Imagine the mindset of your consumer; bored, anxious, financially insecure, stressed by children (or children stressed by tension at home and uncertain school futures). Many will be wishing they could regress into the safety of the countryside, quieter lives, connecting with and comforting close family and friends.
At this time your consumer will be most receptive to messages which are;
- Reassuring, supportive and comforting.
- Reflect on all we can show gratitude and awe towards (even small and simple moments).
- Highlight belonging and recognition by uniting neighbourhoods, communities and the nation.
- Forward looking to better days ahead.
At this time communications should seek to;
- Be uplifting and positive.
- Be entertaining.
- Be humorous.
- Be inspiring.
- Do not draw on nor remind us of the pandemic.
Consumer confidence will have hit new lows, businesses will have faltered, jobs lost and incomes reduce. Many sectors will remain distressed, especially tourism, the airline and the leisure industry. Disposable incomes will have been severely impacted and uncertainly will reign at the forefront of consumer minds. Spending beyond necessities will remain suspended. Greater value will be sought across household expenditure;
- Consumers will trade down their brand choices to save money.
- Consumers will shop more frequently but in smaller quantities. They will seek to conserve cash in their pockets. Cash outlay will trump price sensitivity. A minority of affluent consumers will seek value in bulk, multi-serve and large pack purchases.
- Consumers will seek lower-cost channels.
- Consumers will pay greater attention to promotions.
- Consumers will seek innovation in small treats, rewards and indulgences that can provide comfort.
Some of the temporary behaviour changes forced upon us by the pandemic will be permanently game-changing. We will all have found new ways of working, socialising, entertaining, shopping, minimising travel costs, being thrifty, staying fit and eating well.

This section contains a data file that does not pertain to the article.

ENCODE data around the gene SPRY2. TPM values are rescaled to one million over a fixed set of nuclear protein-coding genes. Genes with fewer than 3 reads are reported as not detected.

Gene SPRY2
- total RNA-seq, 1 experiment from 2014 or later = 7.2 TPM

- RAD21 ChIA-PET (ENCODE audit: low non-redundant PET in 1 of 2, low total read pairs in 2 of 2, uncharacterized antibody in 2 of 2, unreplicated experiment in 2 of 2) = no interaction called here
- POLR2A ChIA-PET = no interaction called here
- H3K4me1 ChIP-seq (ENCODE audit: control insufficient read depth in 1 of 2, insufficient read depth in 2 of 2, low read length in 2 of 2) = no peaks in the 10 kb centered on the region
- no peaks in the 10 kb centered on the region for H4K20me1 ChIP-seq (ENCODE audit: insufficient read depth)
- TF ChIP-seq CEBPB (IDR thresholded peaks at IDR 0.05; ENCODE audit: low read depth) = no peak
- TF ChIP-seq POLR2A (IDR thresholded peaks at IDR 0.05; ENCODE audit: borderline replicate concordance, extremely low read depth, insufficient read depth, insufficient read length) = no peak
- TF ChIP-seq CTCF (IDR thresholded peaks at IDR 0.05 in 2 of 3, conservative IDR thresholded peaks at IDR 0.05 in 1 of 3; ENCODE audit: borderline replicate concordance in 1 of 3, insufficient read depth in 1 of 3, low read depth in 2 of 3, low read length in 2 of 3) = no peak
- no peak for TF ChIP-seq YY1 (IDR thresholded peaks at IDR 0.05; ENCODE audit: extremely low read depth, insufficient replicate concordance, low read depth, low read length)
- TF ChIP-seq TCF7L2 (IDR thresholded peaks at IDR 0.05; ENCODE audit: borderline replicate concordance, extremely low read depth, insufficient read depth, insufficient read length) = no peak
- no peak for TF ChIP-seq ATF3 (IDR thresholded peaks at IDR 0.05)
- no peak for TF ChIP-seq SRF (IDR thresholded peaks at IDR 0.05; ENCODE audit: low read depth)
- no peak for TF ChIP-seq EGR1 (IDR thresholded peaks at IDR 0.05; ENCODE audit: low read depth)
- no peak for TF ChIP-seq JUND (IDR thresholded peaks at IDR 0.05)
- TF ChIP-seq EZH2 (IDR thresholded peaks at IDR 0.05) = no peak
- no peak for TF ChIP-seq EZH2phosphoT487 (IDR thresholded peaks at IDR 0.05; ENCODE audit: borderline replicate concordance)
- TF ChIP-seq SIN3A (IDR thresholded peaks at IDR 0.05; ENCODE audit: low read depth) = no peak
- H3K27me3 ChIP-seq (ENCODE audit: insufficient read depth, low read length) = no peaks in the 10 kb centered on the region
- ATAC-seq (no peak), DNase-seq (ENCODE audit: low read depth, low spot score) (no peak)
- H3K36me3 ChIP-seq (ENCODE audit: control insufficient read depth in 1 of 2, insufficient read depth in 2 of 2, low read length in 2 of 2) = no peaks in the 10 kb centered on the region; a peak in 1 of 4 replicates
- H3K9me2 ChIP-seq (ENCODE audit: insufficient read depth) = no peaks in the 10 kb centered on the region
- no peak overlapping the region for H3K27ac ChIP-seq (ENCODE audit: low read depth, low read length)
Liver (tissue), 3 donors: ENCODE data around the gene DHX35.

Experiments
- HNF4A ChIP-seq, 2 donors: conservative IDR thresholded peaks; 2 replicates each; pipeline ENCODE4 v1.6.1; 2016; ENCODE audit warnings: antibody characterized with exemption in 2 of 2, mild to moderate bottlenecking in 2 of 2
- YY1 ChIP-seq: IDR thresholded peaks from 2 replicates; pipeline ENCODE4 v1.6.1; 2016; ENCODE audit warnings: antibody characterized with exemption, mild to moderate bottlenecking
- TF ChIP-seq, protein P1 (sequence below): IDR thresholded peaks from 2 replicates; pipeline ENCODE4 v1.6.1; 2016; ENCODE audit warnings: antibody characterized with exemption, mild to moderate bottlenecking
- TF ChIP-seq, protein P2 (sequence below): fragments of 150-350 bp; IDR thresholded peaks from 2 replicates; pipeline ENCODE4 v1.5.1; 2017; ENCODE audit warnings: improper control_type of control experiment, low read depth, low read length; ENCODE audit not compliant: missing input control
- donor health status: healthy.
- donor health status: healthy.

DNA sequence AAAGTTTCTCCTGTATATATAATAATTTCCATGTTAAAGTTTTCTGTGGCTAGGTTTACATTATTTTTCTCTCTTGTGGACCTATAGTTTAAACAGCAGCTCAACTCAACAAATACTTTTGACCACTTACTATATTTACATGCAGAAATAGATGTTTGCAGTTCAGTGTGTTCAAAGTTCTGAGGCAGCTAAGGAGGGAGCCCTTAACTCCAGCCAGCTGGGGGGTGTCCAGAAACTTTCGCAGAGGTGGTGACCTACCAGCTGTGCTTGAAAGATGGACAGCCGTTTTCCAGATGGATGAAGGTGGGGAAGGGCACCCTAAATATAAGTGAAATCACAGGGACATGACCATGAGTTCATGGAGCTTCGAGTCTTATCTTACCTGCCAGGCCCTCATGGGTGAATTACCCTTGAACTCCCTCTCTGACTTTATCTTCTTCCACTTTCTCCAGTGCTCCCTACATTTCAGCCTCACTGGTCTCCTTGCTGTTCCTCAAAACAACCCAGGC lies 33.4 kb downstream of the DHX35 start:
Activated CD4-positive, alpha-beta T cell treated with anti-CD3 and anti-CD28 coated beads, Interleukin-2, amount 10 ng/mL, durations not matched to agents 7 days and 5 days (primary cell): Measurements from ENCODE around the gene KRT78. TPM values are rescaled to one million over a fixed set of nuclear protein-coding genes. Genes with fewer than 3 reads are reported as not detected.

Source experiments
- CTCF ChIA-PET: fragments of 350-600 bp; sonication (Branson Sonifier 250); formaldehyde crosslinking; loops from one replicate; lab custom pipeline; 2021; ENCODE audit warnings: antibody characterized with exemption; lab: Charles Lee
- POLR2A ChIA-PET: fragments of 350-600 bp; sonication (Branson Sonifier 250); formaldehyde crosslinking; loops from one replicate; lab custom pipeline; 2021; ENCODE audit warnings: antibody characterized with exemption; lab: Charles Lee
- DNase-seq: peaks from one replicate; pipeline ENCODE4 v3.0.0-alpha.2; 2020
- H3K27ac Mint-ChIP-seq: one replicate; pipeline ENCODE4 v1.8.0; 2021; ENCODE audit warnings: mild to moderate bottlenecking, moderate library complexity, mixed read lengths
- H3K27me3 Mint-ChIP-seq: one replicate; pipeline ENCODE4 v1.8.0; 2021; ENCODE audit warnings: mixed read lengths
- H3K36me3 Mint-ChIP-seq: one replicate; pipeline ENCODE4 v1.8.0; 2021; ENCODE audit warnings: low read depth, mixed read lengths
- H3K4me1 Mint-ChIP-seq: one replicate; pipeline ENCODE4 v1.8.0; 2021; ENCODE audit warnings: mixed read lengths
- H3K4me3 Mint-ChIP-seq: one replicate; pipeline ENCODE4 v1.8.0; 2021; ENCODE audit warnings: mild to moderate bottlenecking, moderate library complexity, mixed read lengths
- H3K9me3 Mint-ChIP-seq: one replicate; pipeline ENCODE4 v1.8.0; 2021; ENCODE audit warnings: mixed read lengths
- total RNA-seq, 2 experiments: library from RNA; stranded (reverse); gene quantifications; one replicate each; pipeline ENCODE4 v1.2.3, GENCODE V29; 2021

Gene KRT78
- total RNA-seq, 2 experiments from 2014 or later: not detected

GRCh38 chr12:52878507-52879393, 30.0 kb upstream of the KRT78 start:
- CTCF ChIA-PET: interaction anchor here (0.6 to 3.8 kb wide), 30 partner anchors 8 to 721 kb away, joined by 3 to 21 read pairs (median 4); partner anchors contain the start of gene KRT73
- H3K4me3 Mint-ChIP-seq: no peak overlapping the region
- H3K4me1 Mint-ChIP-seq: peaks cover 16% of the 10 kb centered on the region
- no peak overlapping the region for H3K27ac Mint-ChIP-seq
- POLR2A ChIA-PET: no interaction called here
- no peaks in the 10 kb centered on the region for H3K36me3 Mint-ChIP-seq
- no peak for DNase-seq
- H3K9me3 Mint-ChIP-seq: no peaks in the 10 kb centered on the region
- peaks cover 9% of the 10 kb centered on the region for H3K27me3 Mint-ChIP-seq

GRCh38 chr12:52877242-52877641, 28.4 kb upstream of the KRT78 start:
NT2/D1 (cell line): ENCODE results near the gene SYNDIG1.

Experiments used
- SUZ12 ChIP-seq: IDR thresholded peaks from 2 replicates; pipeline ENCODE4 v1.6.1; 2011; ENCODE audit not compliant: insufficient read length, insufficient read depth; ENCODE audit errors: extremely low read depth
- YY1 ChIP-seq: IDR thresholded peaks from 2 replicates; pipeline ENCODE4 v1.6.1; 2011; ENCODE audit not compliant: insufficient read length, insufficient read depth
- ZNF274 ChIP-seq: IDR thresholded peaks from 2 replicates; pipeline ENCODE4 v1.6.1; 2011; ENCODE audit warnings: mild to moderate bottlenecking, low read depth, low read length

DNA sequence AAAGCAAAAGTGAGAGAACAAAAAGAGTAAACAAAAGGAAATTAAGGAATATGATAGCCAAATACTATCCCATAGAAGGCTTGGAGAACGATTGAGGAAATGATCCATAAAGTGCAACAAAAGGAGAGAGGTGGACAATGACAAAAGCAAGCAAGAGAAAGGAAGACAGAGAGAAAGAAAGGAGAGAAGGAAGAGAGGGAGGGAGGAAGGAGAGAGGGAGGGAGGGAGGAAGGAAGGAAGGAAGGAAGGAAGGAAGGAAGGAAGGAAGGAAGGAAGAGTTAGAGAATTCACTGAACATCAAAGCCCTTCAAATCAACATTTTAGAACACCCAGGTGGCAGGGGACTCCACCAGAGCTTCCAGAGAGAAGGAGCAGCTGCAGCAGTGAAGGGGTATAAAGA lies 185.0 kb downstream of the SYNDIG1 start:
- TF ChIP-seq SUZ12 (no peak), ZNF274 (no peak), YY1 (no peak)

Expect shopping channels to shift as people have experienced new channels, seek to avoid crowds, air conditioning and even touching doors. High traffic environments will be avoided by some for a time, including the mall and the wet market. Streetside neighbourhood stores may be preferred over chrome handled air-conditioned convenience stores. These changes may be sustained for six months and perhaps will never fully return to pre-pandemic norms.
Supermarkets will have experienced highs and lows as shoppers re-adjust their levels of stock at home, ultimately supermarkets are likely to be net gainers, at the expense of wet markets and smaller (confined) convenience stores.
Shopping behaviour at malls will have shifted to online shopping, trips will become less frequent for most shoppers. Malls will need to ramp up consumer experiences, even more, to bring footfall back. Many consumers will have experienced the convenience of online shopping and have built trust in the channel accelerating the growth of online platforms.